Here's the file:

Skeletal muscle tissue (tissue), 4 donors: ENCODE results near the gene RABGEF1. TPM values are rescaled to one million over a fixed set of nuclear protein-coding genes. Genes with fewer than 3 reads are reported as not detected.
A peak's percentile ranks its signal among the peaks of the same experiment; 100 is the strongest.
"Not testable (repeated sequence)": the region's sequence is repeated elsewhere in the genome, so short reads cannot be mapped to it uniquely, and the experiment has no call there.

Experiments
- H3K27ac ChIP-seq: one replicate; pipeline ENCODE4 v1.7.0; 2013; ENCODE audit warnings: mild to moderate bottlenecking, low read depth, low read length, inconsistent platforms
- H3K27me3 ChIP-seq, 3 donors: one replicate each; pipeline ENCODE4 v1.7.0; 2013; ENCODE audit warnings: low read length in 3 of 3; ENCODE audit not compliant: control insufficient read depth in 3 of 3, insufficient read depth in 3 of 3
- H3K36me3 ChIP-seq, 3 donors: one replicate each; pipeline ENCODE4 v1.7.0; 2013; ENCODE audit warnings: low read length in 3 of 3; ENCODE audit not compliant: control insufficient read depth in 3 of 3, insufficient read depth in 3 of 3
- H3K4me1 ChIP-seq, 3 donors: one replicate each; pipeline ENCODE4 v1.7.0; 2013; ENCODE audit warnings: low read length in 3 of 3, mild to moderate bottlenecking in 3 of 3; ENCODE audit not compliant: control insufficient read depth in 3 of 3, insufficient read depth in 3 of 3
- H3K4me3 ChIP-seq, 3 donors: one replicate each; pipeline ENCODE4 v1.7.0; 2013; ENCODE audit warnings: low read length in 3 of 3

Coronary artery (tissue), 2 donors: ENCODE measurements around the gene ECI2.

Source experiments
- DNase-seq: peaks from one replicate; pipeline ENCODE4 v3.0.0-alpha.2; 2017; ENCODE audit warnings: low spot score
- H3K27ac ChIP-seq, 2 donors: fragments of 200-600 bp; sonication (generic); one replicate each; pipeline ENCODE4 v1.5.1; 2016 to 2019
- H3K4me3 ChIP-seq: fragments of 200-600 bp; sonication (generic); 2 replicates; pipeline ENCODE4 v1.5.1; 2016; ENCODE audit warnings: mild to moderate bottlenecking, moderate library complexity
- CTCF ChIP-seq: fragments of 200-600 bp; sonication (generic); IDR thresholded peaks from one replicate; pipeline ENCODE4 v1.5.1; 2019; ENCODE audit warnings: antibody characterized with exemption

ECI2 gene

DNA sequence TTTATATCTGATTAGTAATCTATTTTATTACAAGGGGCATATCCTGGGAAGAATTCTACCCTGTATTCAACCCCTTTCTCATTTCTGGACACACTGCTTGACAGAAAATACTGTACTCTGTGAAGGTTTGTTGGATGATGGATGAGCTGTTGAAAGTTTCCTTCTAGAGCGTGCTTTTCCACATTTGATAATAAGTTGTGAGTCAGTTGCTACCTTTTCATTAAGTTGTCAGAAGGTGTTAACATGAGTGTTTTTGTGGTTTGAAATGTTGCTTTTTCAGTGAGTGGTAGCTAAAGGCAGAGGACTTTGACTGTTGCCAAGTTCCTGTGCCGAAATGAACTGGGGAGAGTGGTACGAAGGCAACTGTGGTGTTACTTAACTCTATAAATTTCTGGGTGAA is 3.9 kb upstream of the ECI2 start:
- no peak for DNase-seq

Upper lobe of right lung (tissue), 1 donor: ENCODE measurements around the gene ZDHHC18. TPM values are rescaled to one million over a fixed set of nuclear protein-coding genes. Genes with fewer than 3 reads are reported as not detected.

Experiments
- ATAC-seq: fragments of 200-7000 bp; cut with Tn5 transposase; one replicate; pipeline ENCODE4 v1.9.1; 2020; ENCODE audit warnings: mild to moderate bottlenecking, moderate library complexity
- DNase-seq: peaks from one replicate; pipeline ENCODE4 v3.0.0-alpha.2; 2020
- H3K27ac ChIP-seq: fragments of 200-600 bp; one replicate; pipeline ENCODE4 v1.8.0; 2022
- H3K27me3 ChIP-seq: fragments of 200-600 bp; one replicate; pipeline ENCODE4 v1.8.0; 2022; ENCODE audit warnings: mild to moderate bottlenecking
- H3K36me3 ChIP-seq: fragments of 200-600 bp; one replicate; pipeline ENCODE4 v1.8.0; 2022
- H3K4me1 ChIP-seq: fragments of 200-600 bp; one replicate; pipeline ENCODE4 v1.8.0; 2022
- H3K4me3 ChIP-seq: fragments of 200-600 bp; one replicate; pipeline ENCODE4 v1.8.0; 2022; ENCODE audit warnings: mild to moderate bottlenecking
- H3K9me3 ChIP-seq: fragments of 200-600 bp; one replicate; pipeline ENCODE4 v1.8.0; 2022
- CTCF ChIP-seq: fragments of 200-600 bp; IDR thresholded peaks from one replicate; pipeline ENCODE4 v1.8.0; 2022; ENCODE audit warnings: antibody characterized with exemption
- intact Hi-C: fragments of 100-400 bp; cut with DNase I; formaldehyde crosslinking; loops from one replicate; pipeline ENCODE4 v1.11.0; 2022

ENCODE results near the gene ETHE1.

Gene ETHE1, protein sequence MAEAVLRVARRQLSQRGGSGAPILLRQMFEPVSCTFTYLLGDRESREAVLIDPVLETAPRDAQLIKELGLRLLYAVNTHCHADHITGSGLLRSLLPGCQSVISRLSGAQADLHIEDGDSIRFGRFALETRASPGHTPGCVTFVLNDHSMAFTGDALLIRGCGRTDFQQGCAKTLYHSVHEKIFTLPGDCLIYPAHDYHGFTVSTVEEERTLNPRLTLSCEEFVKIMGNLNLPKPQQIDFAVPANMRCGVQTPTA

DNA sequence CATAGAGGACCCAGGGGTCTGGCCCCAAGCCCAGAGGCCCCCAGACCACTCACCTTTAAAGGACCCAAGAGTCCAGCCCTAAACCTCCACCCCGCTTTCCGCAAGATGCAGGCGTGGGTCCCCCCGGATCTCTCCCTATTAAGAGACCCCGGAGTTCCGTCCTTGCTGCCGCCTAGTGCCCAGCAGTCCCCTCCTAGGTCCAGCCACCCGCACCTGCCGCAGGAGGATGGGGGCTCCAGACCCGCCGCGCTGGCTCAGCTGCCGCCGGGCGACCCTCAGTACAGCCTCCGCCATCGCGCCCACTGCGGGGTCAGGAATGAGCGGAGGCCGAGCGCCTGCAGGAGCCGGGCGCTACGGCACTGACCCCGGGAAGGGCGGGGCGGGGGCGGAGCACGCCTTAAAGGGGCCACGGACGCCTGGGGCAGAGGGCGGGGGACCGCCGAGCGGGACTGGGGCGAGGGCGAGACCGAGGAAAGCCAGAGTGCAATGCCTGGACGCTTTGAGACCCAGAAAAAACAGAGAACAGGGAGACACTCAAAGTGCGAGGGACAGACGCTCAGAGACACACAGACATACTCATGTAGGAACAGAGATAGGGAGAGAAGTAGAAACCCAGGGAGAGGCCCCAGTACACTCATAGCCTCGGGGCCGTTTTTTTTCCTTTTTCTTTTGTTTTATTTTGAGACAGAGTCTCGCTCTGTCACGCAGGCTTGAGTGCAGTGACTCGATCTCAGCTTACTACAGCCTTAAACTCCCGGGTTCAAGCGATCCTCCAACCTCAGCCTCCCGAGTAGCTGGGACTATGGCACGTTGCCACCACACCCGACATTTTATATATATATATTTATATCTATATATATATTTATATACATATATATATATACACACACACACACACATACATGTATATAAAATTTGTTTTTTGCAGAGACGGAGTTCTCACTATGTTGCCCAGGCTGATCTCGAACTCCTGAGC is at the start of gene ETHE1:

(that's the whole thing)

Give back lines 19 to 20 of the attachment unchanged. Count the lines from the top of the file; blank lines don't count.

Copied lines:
Upper lobe of right lung (tissue), 1 donor: ENCODE measurements around the gene ZDHHC18. TPM values are rescaled to one million over a fixed set of nuclear protein-coding genes. Genes with fewer than 3 reads are reported as not detected.

Experiments